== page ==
Clones keep getting through app review despite App Store rules about copying. It's a sign of the weaknesses in mobile app stores — and the weakness in Big Tech’s after-the-fact moderation approach.

Clones aren't always illegal, but they are widely despised.

Image: Disney

Two of the most fundamental tenets of the mobile gaming market:

  1. Free always wins.
  2. No good gaming idea is safe from copycats.

In combination, these two rules help produce what the industry calls a clone. Most often, clones are low-effort, ripped-off versions of popular games that monetize in not-so-savory fashion while drawing in players with a price tag of zero.

Keep Reading Show less
Nick Statt
Nick Statt is Protocol's video game reporter. Prior to joining Protocol, he was news editor at The Verge covering the gaming industry, mobile apps and antitrust out of San Francisco, in addition to managing coverage of Silicon Valley tech giants and startups. He now resides in Rochester, New York, home of the garbage plate and, completely coincidentally, the World Video Game Hall of Fame. He can be reached at nstatt@protocol.com.
Sponsored Content

A CCO’s viewpoint on top enterprise priorities in 2022

The 2022 non-predictions guide to what your enterprise is working on starting this week

As Honeywell’s global chief commercial officer, I am privileged to have the vantage point of seeing the demands, challenges and dynamics that customers across the many sectors we cater to are experiencing and sharing.

This past year has brought upon all businesses and enterprises an unparalleled change and challenge. This was the case at Honeywell, for example, a company with a legacy in innovation and technology for over a century. When I joined the company just months before the pandemic hit we were already in the midst of an intense transformation under the leadership of CEO Darius Adamczyk. This transformation spanned our portfolio and business units. We were already actively working on products and solutions in advanced phases of rollouts that the world has shown a need and demand for pre-pandemic. Those included solutions in edge intelligence, remote operations, quantum computing, warehouse automation, building technologies, safety and health monitoring and of course ESG and climate tech which was based on our exceptional success over the previous decade.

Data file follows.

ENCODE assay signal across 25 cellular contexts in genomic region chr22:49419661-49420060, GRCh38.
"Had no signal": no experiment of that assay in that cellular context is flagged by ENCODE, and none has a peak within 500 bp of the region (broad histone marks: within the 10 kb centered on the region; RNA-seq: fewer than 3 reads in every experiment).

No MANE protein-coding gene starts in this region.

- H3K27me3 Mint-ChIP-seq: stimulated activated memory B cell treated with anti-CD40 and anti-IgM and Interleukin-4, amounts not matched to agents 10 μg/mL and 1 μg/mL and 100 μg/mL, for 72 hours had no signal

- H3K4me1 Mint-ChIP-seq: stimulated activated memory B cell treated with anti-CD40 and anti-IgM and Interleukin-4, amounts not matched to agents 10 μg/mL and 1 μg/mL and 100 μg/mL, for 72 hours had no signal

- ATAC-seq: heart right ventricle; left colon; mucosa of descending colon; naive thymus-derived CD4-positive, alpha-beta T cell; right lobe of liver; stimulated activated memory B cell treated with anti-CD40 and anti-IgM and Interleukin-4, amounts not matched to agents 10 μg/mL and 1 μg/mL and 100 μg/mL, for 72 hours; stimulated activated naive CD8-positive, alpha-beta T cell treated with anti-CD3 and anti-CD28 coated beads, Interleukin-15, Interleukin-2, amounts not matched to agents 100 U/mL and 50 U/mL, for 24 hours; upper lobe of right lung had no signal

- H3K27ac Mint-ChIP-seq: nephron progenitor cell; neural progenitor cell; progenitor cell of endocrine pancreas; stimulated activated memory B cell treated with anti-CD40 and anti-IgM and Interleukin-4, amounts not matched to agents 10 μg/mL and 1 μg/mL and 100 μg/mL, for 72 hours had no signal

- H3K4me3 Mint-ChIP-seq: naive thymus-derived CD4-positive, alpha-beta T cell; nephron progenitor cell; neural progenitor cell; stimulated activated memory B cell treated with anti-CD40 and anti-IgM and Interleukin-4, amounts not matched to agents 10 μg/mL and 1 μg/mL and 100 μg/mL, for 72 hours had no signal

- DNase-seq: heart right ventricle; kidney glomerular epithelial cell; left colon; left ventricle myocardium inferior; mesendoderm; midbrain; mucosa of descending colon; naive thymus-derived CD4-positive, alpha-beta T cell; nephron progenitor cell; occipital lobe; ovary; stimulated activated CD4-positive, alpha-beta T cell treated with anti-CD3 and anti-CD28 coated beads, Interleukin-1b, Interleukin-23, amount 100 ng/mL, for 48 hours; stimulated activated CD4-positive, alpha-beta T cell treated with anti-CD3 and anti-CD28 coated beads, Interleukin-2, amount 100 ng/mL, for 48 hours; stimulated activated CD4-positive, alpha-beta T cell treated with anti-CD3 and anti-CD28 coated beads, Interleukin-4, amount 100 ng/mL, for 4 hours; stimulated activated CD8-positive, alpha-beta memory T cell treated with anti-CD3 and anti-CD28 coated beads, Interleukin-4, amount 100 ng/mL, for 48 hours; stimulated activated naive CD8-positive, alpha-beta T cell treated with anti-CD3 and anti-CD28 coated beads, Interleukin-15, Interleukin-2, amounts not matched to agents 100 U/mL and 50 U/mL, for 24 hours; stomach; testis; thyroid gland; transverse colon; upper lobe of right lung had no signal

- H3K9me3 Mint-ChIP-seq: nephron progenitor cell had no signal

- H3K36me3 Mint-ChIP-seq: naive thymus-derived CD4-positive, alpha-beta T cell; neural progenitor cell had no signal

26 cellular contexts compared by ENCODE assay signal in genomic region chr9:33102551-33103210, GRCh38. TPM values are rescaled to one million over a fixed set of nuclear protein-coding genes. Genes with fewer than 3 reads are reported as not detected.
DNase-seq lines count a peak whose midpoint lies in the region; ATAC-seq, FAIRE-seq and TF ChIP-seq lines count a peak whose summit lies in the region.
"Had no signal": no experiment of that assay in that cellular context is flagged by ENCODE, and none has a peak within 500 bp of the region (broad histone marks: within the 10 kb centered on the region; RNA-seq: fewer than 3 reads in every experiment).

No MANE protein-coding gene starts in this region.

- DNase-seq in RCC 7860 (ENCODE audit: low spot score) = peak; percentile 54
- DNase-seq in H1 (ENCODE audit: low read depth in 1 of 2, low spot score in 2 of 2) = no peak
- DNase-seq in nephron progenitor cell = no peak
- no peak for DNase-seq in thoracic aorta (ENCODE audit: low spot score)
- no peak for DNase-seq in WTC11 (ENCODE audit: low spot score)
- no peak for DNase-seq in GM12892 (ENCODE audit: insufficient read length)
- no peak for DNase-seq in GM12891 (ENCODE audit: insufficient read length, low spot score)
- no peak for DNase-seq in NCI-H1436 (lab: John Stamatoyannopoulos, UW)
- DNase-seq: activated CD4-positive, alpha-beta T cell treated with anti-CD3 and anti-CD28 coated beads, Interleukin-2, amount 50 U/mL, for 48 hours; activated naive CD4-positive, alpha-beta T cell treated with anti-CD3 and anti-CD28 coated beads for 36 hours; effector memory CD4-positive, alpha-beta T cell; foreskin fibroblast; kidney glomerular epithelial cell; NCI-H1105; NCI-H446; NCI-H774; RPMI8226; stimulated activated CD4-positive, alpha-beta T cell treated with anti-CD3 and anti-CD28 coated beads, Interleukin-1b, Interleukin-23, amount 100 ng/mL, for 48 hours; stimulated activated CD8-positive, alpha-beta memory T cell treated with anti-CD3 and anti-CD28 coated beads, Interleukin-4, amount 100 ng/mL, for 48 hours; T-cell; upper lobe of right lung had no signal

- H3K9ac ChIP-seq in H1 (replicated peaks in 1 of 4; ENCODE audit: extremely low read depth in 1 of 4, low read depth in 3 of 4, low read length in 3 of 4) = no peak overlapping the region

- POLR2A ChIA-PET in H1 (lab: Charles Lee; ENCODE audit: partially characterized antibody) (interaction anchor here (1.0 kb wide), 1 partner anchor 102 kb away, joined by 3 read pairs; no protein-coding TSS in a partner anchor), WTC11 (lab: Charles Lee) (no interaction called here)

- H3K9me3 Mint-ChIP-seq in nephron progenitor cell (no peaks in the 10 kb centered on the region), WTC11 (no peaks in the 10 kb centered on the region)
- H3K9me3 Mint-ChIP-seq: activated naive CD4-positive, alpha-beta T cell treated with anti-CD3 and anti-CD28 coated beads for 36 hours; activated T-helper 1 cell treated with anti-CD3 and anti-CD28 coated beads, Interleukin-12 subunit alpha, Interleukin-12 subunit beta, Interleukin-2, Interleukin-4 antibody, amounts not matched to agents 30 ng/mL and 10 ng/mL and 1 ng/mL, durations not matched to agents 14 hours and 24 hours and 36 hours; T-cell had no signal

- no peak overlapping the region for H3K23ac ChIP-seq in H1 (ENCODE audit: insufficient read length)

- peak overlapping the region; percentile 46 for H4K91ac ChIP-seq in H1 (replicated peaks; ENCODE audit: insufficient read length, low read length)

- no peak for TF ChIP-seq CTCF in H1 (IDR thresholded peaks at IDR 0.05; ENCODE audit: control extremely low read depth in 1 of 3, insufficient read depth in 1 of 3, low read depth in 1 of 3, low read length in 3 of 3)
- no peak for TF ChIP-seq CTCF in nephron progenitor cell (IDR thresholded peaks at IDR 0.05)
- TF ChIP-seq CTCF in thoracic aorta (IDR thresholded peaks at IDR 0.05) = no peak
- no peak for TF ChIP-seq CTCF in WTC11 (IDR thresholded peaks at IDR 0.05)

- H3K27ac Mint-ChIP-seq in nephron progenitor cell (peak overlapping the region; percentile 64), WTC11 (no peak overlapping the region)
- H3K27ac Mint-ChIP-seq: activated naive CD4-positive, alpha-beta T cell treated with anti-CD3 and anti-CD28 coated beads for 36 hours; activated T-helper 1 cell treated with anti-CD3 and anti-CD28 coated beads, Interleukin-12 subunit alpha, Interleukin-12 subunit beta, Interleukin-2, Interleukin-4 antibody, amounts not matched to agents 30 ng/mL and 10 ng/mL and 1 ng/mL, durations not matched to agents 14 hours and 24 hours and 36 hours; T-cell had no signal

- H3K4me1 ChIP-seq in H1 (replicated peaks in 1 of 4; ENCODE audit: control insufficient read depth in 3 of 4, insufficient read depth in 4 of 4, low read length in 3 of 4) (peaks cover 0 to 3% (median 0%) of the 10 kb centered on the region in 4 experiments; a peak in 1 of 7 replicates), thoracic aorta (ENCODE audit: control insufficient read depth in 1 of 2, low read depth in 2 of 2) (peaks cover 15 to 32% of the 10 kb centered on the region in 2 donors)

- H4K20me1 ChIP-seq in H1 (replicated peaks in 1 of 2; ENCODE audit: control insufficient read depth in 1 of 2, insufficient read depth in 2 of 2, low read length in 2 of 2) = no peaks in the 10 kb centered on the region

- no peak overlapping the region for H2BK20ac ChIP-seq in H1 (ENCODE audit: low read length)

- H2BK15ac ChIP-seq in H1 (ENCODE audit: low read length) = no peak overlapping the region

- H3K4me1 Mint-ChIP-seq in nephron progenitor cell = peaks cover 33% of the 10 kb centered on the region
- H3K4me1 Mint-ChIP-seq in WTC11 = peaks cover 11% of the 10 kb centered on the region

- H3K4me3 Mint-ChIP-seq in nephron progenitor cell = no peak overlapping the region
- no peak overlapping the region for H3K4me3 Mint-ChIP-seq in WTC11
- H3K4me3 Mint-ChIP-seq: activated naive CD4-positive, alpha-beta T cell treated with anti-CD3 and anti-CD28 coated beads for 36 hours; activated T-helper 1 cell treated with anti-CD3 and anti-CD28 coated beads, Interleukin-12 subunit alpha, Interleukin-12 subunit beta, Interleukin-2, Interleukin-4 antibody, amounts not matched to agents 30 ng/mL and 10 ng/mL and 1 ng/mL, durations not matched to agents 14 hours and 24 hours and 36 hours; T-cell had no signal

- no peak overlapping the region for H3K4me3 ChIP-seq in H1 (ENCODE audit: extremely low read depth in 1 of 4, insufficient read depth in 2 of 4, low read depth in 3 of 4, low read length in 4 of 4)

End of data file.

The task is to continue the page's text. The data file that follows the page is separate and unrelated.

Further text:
Keep Reading Show less
Jeff Kimbell
Jeff Kimbell is Senior Vice President and Chief Commercial Officer at Honeywell. In this role, he has broad responsibilities to drive organic growth by enhancing global sales and marketing capabilities. Jeff has nearly three decades of leadership experience. Prior to joining Honeywell in 2019, Jeff served as a Partner in the Transformation Practice at McKinsey & Company, where he worked with companies facing operational and financial challenges and undergoing “good to great” transformations. Before that, he was an Operating Partner at Silver Lake Partners, a global leader in technology and held a similar position at Cerberus Capital LP. Jeff started his career as a Manufacturing Team Manager and Engineering Project Manager at Procter & Gamble before becoming a strategy consultant at Bain & Company and holding executive roles at Dell EMC and Transamerica Corporation. Jeff earned a B.S. in electrical engineering at Kansas State University and an M.B.A. at Dartmouth College.

Beat Saber, Bored Apes and more: What to do this weekend

Don't know what to do this weekend? We've got you covered.

Images: Ross Belot/Flickr; IGBD; BAYC

This week we’re listening to “Harvest Moon” on repeat; burning some calories playing Beat Saber; and learning all about the artist behind the goofy ape pics that everyone (including Gwyneth Paltrow?) is talking about.

Neil Young: Off Spotify? No problem.